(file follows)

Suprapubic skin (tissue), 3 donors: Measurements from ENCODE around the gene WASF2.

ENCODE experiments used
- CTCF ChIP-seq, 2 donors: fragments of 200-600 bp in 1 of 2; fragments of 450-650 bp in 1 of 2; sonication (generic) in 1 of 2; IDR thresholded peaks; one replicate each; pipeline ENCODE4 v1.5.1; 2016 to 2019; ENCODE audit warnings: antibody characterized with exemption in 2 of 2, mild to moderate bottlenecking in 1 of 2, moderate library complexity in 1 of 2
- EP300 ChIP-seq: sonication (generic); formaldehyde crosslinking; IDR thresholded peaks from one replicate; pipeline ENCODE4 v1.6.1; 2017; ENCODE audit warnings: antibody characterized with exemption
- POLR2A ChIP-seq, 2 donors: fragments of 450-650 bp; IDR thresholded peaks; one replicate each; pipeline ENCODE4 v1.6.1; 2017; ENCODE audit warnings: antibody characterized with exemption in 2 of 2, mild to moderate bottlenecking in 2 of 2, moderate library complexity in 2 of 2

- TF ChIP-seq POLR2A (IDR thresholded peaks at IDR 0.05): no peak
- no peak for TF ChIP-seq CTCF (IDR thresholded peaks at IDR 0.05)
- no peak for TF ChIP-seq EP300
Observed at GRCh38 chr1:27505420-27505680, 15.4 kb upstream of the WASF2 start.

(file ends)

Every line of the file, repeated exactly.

Suprapubic skin (tissue), 3 donors: Measurements from ENCODE around the gene WASF2.

ENCODE experiments used
- CTCF ChIP-seq, 2 donors: fragments of 200-600 bp in 1 of 2; fragments of 450-650 bp in 1 of 2; sonication (generic) in 1 of 2; IDR thresholded peaks; one replicate each; pipeline ENCODE4 v1.5.1; 2016 to 2019; ENCODE audit warnings: antibody characterized with exemption in 2 of 2, mild to moderate bottlenecking in 1 of 2, moderate library complexity in 1 of 2
- EP300 ChIP-seq: sonication (generic); formaldehyde crosslinking; IDR thresholded peaks from one replicate; pipeline ENCODE4 v1.6.1; 2017; ENCODE audit warnings: antibody characterized with exemption
- POLR2A ChIP-seq, 2 donors: fragments of 450-650 bp; IDR thresholded peaks; one replicate each; pipeline ENCODE4 v1.6.1; 2017; ENCODE audit warnings: antibody characterized with exemption in 2 of 2, mild to moderate bottlenecking in 2 of 2, moderate library complexity in 2 of 2

- TF ChIP-seq POLR2A (IDR thresholded peaks at IDR 0.05): no peak
- no peak for TF ChIP-seq CTCF (IDR thresholded peaks at IDR 0.05)
- no peak for TF ChIP-seq EP300
Observed at GRCh38 chr1:27505420-27505680, 15.4 kb upstream of the WASF2 start.